Perhaps closer to the crux of the matter is Druker's finding that university scientists don't do their homework: they don't read the facts, they effortlessly parrot arguments prepared by industry PR departments, they have insufficient grasp of biology to appreciate how interference with a single metabolic pathway could have ramifications throughout the cell, moreover, a significant number of scientists have grown confused about the nature of molecular science and its relationship to the technology of molecular engineering. By subverting the standards they were trained to uphold in order to support enterprise, scientists are attacking science from within, .


A comment made by an organic farmer writing for the Telegraph prompted us to pursue another line of enquiry on what's happened to scientist integrity. 

Guy Watson, at university in the 1980s, had been intrigued by the "neatly simple" genetic code which apparently controlled the synthesis of proteins and, hence, all the structures and functions needed for life. 

Biologists in the 'hippy' era of the 1960s and 70s studied life which was anything but neat and simple, but in which everything had its place and function: DNA is structured into chromosomes which are central to the structuring of the cells which are structured into the body which is integral to the community, the ecosystem, the world and (some would say) the universe. Scientists couldn't help but be in awe of, and humbled by, the enormity of the knowledge, but it was never 'neatly simple'. 

Twenty years later students of 'biology' were being schooled in the neatly simple way genes work and told that the 98% of DNA which isn't genes are 'junk' or 'padding' with no function. Just why something as elegantly balanced and efficient and wholly connected as a living cell should waste energy and materials maintaining a pointless mass of material inside itself didn't seem a question anyone thought important. The safety of genetic transformation and the effects of GM foods on our bodies were other unimportant questions too untidy and complex to tackle: another piece of 'junk'.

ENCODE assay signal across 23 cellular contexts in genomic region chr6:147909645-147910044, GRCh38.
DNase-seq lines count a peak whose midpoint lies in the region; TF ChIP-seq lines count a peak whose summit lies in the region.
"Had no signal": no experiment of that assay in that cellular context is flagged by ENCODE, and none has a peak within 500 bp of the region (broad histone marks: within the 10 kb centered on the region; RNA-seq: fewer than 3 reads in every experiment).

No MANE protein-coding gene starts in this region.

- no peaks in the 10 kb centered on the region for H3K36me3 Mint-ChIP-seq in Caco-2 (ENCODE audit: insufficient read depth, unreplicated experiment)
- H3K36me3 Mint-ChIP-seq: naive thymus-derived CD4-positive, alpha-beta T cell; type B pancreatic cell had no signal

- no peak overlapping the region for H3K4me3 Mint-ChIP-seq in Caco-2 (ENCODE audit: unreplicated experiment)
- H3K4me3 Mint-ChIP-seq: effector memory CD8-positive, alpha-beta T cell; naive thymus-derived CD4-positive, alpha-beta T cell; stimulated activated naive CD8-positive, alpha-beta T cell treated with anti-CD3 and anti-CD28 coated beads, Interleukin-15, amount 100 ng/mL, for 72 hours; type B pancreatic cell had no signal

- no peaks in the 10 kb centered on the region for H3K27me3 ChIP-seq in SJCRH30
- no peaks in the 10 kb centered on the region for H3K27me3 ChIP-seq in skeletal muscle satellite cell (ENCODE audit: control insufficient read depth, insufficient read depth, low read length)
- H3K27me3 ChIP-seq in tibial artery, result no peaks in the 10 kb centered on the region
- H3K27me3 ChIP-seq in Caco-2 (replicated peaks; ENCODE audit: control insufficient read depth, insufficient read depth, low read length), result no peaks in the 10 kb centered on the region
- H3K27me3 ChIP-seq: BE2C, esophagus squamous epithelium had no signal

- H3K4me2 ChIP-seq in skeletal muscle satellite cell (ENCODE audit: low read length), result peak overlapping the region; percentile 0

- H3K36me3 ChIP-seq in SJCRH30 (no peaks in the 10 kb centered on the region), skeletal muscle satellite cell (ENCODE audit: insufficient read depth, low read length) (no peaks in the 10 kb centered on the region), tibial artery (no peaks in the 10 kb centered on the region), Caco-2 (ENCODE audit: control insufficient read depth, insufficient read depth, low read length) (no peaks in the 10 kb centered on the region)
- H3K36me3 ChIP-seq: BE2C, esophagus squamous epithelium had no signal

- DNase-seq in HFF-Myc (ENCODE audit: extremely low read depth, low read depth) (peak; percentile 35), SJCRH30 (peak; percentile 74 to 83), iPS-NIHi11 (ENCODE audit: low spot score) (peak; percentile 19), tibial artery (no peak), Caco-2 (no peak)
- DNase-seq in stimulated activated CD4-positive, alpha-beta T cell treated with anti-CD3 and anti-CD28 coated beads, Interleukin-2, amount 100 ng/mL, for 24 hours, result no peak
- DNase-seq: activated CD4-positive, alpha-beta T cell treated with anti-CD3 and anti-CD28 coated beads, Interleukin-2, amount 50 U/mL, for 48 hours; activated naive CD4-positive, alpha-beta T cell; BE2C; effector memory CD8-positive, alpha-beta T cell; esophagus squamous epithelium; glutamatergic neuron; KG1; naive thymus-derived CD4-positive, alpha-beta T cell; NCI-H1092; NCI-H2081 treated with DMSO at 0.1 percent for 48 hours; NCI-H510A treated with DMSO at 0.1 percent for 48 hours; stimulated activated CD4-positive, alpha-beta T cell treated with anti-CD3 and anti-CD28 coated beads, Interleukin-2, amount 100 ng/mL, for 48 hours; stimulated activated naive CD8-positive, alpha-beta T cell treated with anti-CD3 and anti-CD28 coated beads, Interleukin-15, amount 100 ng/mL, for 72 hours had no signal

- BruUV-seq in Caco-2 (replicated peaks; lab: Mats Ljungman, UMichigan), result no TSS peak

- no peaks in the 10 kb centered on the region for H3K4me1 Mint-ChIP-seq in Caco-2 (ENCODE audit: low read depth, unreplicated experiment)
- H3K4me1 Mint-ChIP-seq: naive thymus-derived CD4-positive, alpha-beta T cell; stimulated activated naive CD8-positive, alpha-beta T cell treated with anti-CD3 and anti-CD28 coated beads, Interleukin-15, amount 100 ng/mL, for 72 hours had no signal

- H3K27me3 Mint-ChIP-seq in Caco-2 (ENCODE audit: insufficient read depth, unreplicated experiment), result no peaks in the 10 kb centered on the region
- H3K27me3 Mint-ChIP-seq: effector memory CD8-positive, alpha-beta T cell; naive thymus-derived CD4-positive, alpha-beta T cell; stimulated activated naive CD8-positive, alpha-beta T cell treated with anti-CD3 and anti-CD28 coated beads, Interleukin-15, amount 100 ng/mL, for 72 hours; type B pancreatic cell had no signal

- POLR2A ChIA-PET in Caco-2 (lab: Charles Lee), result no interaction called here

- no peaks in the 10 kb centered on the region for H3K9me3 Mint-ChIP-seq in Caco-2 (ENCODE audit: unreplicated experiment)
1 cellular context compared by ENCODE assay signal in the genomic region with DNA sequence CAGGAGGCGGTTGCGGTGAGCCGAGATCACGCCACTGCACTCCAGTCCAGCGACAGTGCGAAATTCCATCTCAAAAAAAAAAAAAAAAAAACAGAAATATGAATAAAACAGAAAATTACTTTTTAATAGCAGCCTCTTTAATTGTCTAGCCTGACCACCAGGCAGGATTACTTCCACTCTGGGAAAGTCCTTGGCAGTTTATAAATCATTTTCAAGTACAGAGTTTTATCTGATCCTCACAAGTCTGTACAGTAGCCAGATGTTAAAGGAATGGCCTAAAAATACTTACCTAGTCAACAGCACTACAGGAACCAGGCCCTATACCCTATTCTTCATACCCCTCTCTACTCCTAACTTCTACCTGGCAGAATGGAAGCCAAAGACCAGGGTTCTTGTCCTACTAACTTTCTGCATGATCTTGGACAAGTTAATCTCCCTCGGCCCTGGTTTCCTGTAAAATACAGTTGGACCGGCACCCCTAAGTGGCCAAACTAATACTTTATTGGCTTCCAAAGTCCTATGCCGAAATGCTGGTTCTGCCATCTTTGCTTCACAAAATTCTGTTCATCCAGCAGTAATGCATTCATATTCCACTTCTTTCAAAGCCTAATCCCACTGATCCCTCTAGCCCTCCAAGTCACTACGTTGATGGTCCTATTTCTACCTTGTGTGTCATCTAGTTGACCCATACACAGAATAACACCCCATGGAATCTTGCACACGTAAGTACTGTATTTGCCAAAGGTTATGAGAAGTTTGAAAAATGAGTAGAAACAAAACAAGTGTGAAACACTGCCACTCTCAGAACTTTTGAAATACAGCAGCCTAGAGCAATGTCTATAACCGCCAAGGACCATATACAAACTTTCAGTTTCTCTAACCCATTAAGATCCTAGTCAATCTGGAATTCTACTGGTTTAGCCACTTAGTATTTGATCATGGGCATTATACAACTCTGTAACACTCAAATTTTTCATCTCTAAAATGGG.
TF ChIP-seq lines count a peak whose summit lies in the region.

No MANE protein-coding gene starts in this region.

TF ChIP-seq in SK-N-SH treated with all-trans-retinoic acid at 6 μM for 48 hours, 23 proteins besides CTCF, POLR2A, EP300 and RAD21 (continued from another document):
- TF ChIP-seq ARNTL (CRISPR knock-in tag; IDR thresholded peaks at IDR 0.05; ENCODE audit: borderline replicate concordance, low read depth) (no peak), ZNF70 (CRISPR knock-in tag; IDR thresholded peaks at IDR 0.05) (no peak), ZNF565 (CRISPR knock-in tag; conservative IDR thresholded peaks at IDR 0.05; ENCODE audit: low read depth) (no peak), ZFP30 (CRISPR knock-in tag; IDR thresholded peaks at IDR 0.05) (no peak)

Fast forward another twenty years, and the hippy biologists, with their bigger life-picture containing lots of unknowns but no junk, are all retiring. So, while professors emeritus are noticeably at the forefront of the few scientists voicing concerns about GM, new graduates emerge with the technology to analyse and build DNA, create GMOs to order for their experiments, and use electronic wizardry to achieve unimaginable volumes of data. All very neatly simple, but sometimes young scientists often can't do anything much else. 

And old-fashioned humility? Druker suggests that 

"the virtual absence of humility from the thinking of the bioengineers and their governmental promoters is a glaring defect that rightly undermines confidence in their actions". 
At some point, scientists must take a step back and look at what their research is steadily unravelling about 'junk' DNA. All that 'junk' is in intricate concert organising the whole structure and function of life, while the neatly simple genes are fast emerging as a background store of useful information which the 'junk' adapts to its purpose. Some scientists somewhere will have the courage to point out the shakiness at the very basis of genetic engineering, and the implicit danger. 

Another truly cynical view is that biological science without all that awesome, humbling, untidy complexity has become so boring that enterprise is much more exciting. 

Read the book. It's enlightening and very readable. 

  • Steven M. Druker, Altered Genes, Twisted Truth, 2015, ISBN-13: 978-0-9856169-0-8
  • Guy Watson, Why did BBC's Panorama fall for pro-GM propaganda? Telegraph 19.06.15